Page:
Doesn’t look like much, but the fieldhouse was part of a state-of-the-art facility on Forest Lane at Abrams. Photo provided by Dan Hamilton.

“Bullet Bob” Hayes was an Olympic sprinter who became a wide receiver for the Dallas Cowboys in the 1960s. He was a star. No one could catch the guy — they called him “The World’s

Bullet Bob Hayes said he and other black players had to live “umpteen trillion miles” from the Lake Highlands practice field. 

Fastest Human.” Ring of Honor, Pro Football Hall of Fame, the only athlete — ever — to win both Olympic gold and a Super Bowl ring. But even as this superhuman flourished under coach Tom Landry and alongside quarterback Don Meredith, owning franchise records for receiving and touchdowns by the end of his 1965 rookie season, Hayes and several of his teammates were denied housing in the North Dallas and Lake Highlands area.

For no reason other than the color of their skin, Hayes, Mel Renfro, Rayfield Wright and other black players essentially were forced to live in South Dallas; as Hayes put it to author John R. McDermott, “after a game the white players head north and colored players head south … umpteen trillion miles from the practice field and from where everybody else is.”

When we decided to create a cover feature package in July filled with stories and tidbits surrounding the history of the Lake Highlands area, I knew one of the coolest points of interest would be the fact that the early Dallas Cowboys, from ’67 to ’85, enjoyed a state-of-the-art (in the beginning, anyway) practice facility at Forest Lane and Abrams. Many around here grew up with the team trotting around our neighborhood, literally. “The players led by Landry did long runs to Skillman and back on a dirt path. It was a constant sight,” recalls one longtime resident.

Mel Refro was the first Cowboy to file a fair housing lawsuit, which would pave the way for black players to live in North Dallas. Photo source: ESPN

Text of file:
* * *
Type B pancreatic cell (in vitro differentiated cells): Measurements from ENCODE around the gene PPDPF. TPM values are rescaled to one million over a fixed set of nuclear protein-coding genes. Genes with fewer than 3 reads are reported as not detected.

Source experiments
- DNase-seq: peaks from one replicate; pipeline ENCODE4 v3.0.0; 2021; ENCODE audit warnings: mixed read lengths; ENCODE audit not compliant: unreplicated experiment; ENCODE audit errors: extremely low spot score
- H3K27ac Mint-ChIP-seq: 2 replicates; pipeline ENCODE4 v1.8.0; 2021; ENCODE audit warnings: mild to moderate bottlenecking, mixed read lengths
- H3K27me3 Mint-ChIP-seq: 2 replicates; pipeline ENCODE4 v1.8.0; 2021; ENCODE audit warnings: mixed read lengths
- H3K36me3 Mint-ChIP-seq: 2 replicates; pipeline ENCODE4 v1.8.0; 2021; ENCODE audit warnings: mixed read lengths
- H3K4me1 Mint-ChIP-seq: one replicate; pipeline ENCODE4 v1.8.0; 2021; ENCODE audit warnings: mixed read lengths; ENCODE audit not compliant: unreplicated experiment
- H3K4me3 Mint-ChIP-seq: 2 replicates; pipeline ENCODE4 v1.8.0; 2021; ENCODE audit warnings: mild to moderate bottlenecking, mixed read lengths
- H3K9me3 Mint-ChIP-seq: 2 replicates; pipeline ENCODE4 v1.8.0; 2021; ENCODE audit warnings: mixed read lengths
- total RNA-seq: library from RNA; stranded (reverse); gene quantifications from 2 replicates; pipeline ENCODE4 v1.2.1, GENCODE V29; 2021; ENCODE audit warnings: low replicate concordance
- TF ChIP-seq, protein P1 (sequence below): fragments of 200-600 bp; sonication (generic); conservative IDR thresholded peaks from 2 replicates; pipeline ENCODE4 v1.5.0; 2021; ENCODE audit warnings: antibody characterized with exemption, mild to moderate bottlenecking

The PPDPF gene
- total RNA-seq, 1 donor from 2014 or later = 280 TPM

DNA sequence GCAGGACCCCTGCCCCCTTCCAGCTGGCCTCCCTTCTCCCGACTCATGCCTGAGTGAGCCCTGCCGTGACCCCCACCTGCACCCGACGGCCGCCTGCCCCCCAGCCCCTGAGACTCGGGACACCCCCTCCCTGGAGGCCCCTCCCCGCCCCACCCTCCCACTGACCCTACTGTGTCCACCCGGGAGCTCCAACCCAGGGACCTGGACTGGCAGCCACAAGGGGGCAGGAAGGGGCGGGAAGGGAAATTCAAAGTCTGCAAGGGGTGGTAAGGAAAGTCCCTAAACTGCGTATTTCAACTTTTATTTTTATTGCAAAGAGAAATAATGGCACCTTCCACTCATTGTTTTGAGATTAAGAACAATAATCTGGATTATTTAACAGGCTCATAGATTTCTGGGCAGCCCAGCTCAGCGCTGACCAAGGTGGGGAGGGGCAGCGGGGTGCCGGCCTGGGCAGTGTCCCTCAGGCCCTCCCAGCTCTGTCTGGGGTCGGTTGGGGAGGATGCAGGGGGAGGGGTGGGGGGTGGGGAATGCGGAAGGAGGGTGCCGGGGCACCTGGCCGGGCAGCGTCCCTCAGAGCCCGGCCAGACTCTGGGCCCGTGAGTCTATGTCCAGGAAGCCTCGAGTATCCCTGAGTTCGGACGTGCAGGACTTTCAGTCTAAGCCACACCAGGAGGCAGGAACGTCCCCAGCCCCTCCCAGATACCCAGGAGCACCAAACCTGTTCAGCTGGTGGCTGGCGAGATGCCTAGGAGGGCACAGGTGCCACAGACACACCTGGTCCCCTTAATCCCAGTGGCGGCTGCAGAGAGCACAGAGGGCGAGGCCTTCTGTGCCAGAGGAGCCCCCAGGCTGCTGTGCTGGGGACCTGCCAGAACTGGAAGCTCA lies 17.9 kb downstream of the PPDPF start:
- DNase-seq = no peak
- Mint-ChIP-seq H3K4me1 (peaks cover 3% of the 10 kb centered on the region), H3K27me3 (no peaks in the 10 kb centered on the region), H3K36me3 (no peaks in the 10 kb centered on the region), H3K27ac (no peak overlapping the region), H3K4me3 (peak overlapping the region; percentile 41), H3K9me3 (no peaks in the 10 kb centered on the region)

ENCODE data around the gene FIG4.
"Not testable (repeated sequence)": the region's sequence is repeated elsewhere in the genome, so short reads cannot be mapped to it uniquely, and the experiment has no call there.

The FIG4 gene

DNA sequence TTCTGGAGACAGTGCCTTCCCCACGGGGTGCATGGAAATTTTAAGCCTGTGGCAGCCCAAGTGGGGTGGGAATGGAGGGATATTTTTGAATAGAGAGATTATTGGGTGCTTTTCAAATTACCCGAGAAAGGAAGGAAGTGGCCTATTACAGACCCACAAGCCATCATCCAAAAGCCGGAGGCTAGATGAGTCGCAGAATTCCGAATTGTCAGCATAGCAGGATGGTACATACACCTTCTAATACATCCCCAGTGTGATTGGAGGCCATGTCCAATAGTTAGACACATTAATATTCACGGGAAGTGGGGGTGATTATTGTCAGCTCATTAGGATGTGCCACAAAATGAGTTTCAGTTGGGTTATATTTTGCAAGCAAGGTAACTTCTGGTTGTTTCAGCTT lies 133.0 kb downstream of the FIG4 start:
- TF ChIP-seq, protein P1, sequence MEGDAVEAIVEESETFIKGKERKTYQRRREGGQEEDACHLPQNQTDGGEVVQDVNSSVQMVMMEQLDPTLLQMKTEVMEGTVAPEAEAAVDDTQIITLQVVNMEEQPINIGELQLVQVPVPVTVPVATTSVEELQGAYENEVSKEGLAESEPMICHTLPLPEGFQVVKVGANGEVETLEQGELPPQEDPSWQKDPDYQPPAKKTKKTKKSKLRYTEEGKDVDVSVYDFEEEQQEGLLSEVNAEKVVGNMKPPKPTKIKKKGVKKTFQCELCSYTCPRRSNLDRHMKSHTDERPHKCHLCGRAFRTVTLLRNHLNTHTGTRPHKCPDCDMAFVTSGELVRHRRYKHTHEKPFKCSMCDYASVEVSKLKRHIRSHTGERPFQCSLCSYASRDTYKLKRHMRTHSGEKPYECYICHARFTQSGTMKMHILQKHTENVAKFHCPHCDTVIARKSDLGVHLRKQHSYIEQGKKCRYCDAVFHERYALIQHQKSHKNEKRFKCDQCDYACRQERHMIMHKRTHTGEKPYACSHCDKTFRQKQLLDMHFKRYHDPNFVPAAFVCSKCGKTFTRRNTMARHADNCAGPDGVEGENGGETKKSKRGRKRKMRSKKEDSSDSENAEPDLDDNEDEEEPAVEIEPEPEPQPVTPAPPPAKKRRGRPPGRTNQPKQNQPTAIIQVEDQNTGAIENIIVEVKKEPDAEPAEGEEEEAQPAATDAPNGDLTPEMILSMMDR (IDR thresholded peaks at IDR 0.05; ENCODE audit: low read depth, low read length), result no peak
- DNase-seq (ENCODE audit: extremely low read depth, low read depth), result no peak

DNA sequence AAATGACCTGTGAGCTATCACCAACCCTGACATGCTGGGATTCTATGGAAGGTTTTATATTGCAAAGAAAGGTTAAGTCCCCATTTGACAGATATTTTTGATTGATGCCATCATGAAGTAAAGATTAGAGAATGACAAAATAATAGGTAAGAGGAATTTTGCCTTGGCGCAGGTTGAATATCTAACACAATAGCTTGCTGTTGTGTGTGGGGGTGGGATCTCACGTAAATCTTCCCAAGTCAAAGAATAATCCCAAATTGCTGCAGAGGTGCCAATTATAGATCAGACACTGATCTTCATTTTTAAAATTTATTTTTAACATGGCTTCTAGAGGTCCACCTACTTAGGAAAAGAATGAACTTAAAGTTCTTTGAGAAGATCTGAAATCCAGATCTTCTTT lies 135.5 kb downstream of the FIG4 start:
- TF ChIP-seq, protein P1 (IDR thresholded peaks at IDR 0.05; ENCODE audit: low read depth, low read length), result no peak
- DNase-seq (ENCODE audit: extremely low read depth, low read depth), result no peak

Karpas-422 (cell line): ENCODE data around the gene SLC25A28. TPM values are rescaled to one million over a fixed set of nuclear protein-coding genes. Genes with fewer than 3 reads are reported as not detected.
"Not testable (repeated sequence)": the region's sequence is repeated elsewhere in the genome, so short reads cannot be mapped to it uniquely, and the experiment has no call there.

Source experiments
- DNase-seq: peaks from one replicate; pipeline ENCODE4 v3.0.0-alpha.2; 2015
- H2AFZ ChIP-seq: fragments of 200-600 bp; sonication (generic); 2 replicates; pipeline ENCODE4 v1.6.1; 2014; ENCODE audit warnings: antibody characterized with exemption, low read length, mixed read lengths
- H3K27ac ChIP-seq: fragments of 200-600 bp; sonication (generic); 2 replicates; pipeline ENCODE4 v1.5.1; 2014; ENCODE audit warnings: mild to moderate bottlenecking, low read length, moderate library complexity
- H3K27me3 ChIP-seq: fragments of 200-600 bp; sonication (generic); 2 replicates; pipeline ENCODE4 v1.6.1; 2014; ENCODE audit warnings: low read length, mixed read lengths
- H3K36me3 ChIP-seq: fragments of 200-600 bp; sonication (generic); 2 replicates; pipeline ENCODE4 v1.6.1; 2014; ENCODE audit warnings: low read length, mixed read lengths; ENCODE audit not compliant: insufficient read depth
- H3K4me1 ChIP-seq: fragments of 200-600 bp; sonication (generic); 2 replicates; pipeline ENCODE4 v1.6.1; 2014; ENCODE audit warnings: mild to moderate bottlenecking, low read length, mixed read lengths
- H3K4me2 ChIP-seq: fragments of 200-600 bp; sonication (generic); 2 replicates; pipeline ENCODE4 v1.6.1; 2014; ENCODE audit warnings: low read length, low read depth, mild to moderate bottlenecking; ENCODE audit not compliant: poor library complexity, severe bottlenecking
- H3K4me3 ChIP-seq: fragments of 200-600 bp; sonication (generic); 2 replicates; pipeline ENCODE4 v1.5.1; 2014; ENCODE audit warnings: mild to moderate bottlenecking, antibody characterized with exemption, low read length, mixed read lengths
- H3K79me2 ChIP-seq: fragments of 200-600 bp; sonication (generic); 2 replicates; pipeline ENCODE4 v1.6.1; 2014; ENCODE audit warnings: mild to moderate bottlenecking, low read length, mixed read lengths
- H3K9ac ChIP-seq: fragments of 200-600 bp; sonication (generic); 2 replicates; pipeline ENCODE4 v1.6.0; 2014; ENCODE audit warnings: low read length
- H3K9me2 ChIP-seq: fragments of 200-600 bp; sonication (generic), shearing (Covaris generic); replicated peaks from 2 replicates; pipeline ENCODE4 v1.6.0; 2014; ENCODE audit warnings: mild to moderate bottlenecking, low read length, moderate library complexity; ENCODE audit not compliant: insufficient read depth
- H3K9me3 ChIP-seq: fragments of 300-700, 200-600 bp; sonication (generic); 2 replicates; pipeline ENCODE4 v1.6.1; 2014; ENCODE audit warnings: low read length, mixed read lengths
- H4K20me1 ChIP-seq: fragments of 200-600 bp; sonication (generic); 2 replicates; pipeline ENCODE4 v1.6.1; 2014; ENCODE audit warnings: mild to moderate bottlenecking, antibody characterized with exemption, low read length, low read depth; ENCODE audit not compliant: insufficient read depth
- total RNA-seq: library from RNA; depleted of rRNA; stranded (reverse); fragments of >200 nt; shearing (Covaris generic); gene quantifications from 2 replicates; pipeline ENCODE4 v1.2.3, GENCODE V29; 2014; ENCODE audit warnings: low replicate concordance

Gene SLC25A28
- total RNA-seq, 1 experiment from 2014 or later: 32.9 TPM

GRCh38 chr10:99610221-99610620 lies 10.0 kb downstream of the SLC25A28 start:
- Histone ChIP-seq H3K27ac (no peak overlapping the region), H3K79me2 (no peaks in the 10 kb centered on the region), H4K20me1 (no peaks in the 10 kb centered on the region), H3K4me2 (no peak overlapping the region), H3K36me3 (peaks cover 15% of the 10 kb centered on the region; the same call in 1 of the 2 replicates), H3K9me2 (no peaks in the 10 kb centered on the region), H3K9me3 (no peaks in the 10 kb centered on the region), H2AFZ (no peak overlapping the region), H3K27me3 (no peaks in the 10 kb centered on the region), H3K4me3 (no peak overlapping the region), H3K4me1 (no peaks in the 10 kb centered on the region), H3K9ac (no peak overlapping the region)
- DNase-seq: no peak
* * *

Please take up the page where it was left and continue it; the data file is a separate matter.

When we dug in a little more, we learned more. There weren’t stories in the old newspapers or anything like that, but there were books that discussed the topic. One of the most famous tomes, loosely based on the Cowboys of that era, was called North Dallas Forty, by Peter Gent, a writer who briefly played on the team. The novel became a movie of the same name. It was highly exaggerated and over the top, but it touched on the black player housing issues.

Before his death, Gent told ESPN, “I was shocked that in mid-60s America, Dallas could have an NFL franchise and the black players could not live near the practice field in North Dallas, which was one of the reasons I titled the book ‘North Dallas Forty.’ I kept asking why the white players put up with their black teammates being forced to live in segregated south Dallas.”

According to McDermott’s Life magazine article, defensive back Mel Renfro in 1969 won a lawsuit against a builder and Realtor after he was rejected the day he and his wife showed up to sign a lease in the Lake Highlands area, near his team’s practice building. Things improved after that, according to Gent and other Cowboys historians. The local paper did not cover the lawsuit, or at least we could not find anything about it in the Dallas Morning News archives.